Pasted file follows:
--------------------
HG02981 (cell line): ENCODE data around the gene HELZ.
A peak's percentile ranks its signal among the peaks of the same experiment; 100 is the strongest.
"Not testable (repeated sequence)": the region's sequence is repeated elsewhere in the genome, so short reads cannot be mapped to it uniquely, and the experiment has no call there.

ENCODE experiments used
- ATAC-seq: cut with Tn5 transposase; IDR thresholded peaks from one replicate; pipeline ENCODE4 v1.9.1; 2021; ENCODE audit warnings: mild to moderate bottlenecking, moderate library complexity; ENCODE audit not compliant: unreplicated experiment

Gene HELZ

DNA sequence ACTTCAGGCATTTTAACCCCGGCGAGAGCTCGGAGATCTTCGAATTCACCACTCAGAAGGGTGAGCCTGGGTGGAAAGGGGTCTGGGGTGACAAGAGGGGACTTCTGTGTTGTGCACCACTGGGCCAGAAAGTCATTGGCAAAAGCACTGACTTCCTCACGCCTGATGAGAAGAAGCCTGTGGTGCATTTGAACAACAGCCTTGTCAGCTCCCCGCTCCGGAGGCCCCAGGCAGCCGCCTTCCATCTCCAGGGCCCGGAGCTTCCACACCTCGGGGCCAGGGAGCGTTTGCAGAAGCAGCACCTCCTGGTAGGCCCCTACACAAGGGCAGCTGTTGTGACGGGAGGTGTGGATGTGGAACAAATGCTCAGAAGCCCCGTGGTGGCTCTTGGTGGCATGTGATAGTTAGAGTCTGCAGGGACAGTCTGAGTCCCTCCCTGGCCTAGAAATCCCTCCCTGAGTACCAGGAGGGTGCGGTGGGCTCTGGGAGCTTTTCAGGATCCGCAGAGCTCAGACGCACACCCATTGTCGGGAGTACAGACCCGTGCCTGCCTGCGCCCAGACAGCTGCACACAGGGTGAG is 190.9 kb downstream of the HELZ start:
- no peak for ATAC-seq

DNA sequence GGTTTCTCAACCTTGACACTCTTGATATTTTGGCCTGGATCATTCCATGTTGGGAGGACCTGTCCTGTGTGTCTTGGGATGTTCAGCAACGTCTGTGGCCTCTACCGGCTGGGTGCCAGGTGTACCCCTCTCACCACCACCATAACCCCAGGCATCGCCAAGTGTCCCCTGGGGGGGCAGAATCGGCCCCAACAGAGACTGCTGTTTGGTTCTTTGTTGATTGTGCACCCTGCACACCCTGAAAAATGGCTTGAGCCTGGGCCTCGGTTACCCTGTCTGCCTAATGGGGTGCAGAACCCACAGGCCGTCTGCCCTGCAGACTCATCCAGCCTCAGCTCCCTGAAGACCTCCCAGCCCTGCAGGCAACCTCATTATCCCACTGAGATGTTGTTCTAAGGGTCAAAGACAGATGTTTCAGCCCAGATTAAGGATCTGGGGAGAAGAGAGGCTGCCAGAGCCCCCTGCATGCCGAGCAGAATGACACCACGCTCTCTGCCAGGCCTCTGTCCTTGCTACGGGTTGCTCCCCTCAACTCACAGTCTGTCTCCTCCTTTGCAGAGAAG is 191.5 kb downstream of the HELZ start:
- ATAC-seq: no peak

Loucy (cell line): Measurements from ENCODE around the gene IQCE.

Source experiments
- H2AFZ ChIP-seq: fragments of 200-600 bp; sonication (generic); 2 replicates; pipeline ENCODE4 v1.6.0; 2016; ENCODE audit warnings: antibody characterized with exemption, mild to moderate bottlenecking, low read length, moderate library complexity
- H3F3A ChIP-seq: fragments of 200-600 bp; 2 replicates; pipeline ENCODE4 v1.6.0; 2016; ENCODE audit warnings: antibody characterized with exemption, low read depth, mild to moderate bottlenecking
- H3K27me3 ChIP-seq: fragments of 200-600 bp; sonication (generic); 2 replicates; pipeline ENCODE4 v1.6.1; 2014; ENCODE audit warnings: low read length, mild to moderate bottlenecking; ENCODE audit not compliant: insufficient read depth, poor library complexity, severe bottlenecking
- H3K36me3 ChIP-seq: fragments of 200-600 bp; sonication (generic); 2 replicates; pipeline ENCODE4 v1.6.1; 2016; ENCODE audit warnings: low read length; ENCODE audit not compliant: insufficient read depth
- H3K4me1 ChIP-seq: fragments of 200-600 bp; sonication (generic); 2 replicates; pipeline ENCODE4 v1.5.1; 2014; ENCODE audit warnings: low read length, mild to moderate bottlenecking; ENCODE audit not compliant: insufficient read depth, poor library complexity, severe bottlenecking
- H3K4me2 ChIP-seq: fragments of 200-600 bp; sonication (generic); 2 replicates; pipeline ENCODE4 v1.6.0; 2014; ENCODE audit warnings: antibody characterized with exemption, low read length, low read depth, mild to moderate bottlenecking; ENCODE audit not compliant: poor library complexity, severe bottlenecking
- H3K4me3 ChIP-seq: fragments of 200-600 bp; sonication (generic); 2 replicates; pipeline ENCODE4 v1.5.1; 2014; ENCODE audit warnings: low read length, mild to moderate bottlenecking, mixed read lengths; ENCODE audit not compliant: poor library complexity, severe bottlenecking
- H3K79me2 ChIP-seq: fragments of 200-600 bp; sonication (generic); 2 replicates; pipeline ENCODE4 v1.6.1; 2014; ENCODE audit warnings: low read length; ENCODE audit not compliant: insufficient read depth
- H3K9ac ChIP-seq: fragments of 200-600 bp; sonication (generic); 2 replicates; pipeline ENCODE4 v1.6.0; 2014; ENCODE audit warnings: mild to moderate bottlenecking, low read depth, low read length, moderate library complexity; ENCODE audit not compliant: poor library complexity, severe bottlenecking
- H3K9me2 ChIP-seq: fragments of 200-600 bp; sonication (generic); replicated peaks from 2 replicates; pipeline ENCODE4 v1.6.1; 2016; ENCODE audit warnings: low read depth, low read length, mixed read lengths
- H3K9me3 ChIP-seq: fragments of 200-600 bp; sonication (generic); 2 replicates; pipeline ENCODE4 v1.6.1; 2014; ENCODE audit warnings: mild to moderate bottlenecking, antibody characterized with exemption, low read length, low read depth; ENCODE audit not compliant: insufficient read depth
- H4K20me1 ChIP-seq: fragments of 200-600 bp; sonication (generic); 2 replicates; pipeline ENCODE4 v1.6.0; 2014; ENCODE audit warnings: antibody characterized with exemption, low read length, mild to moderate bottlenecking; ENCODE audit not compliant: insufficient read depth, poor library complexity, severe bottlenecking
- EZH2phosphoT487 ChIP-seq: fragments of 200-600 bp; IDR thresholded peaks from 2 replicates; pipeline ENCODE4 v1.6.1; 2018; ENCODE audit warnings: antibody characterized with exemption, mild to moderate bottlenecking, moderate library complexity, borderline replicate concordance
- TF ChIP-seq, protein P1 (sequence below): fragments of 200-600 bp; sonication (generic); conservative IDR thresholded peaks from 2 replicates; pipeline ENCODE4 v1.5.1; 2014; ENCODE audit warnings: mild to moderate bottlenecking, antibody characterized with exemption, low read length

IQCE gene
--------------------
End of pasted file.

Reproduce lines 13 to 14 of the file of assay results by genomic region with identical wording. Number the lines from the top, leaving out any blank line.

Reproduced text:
- H2AFZ ChIP-seq: fragments of 200-600 bp; sonication (generic); 2 replicates; pipeline ENCODE4 v1.6.0; 2016; ENCODE audit warnings: antibody characterized with exemption, mild to moderate bottlenecking, low read length, moderate library complexity
- H3F3A ChIP-seq: fragments of 200-600 bp; 2 replicates; pipeline ENCODE4 v1.6.0; 2016; ENCODE audit warnings: antibody characterized with exemption, low read depth, mild to moderate bottlenecking